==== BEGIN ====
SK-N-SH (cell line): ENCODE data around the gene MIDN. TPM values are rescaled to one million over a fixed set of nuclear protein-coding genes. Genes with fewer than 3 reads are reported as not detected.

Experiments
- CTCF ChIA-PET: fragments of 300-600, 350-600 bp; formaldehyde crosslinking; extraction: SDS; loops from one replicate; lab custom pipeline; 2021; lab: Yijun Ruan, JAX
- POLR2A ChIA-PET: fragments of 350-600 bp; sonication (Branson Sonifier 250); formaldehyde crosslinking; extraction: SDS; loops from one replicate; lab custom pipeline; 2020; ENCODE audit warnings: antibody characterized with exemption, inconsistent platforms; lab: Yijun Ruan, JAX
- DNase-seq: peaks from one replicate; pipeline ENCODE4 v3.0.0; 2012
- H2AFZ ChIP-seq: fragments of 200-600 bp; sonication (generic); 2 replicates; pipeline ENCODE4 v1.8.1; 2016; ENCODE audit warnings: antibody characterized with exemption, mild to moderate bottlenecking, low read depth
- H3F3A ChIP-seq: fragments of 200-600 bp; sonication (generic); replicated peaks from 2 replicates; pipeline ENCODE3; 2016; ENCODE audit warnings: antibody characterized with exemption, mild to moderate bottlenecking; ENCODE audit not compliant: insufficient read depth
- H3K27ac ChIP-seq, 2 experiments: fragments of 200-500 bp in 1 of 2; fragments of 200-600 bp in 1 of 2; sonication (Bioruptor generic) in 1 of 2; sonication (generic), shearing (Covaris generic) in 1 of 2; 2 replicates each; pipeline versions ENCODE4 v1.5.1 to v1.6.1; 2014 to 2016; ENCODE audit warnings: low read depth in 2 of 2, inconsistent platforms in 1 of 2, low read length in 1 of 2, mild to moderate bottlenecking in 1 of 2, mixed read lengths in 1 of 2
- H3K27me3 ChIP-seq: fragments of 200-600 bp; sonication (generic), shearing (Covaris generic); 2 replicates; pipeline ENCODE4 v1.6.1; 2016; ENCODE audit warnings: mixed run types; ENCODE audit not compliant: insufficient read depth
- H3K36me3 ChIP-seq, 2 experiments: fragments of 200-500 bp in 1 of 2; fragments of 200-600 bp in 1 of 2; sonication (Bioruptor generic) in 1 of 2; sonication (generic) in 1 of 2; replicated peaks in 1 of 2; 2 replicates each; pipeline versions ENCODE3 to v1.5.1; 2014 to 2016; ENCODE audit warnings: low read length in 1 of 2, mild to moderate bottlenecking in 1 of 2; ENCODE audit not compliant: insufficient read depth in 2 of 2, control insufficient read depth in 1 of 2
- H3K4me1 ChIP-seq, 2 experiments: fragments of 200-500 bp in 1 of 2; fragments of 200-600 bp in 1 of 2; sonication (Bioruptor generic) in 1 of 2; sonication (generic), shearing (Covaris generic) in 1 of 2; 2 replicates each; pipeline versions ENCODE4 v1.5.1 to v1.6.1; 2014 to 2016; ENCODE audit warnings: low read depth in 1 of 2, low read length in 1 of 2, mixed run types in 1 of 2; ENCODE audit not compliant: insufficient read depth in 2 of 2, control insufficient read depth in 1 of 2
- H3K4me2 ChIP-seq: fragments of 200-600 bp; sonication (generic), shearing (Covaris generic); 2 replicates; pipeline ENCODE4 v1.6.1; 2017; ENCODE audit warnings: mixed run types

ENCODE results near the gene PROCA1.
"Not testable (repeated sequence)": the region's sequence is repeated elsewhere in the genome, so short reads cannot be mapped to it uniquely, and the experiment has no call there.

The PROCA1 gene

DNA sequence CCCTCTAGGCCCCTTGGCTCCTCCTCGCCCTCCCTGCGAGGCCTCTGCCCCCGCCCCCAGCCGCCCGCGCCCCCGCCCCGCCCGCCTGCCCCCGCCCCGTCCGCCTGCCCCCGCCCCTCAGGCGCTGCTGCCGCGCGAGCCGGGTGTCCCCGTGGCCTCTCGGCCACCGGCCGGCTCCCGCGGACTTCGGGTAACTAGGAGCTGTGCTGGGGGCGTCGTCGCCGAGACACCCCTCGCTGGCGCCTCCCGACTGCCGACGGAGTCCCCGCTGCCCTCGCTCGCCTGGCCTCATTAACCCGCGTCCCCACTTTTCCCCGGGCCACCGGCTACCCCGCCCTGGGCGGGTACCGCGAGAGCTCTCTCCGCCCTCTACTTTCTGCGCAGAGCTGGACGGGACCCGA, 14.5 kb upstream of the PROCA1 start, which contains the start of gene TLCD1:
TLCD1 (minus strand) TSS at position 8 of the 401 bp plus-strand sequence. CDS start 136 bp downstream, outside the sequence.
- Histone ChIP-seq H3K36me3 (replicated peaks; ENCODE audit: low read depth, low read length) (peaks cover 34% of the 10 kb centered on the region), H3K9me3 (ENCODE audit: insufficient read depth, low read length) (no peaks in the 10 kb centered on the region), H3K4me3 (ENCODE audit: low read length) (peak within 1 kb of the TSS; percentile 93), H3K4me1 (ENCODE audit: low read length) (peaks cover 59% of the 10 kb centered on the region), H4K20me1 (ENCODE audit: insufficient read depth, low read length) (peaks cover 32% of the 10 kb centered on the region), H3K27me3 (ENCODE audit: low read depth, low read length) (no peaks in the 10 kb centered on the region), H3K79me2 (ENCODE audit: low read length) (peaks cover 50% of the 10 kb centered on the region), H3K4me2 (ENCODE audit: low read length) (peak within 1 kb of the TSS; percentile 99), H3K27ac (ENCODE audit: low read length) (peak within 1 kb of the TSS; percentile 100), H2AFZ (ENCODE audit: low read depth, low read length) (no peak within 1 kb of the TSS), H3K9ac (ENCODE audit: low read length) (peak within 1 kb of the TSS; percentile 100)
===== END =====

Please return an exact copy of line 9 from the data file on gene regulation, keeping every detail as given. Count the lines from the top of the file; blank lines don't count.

- H3K27me3 ChIP-seq: fragments of 200-600 bp; sonication (generic), shearing (Covaris generic); 2 replicates; pipeline ENCODE4 v1.6.1; 2016; ENCODE audit warnings: mixed run types; ENCODE audit not compliant: insufficient read depth